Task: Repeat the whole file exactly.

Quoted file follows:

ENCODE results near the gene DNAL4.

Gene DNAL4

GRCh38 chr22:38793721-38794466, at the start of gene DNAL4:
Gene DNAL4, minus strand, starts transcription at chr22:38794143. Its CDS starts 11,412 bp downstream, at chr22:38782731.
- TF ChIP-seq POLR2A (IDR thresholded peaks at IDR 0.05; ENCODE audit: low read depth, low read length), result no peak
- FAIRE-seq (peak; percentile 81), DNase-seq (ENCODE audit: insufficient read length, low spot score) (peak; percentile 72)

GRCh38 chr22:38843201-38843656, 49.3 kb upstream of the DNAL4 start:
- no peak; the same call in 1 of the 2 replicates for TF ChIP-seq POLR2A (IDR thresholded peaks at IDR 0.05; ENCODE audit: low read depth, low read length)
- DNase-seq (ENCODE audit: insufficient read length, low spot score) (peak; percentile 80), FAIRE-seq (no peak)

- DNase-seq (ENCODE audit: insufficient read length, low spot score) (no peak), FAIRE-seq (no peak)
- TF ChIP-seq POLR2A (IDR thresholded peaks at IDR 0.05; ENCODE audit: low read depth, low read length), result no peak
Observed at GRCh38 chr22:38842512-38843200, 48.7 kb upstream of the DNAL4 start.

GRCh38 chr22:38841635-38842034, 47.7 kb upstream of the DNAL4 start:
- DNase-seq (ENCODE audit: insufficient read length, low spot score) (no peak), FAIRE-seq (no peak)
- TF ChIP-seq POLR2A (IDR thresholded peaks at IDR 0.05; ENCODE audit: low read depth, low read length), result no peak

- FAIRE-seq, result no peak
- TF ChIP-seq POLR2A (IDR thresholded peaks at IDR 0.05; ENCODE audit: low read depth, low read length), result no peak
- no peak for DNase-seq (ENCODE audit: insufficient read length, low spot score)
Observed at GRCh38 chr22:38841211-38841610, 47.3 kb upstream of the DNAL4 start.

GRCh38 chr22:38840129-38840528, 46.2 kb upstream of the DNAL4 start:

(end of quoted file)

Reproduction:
ENCODE results near the gene DNAL4.

Gene DNAL4

GRCh38 chr22:38793721-38794466, at the start of gene DNAL4:
Gene DNAL4, minus strand, starts transcription at chr22:38794143. Its CDS starts 11,412 bp downstream, at chr22:38782731.
- TF ChIP-seq POLR2A (IDR thresholded peaks at IDR 0.05; ENCODE audit: low read depth, low read length), result no peak
- FAIRE-seq (peak; percentile 81), DNase-seq (ENCODE audit: insufficient read length, low spot score) (peak; percentile 72)

GRCh38 chr22:38843201-38843656, 49.3 kb upstream of the DNAL4 start:
- no peak; the same call in 1 of the 2 replicates for TF ChIP-seq POLR2A (IDR thresholded peaks at IDR 0.05; ENCODE audit: low read depth, low read length)
- DNase-seq (ENCODE audit: insufficient read length, low spot score) (peak; percentile 80), FAIRE-seq (no peak)

- DNase-seq (ENCODE audit: insufficient read length, low spot score) (no peak), FAIRE-seq (no peak)
- TF ChIP-seq POLR2A (IDR thresholded peaks at IDR 0.05; ENCODE audit: low read depth, low read length), result no peak
Observed at GRCh38 chr22:38842512-38843200, 48.7 kb upstream of the DNAL4 start.

GRCh38 chr22:38841635-38842034, 47.7 kb upstream of the DNAL4 start:
- DNase-seq (ENCODE audit: insufficient read length, low spot score) (no peak), FAIRE-seq (no peak)
- TF ChIP-seq POLR2A (IDR thresholded peaks at IDR 0.05; ENCODE audit: low read depth, low read length), result no peak

- FAIRE-seq, result no peak
- TF ChIP-seq POLR2A (IDR thresholded peaks at IDR 0.05; ENCODE audit: low read depth, low read length), result no peak
- no peak for DNase-seq (ENCODE audit: insufficient read length, low spot score)
Observed at GRCh38 chr22:38841211-38841610, 47.3 kb upstream of the DNAL4 start.

GRCh38 chr22:38840129-38840528, 46.2 kb upstream of the DNAL4 start: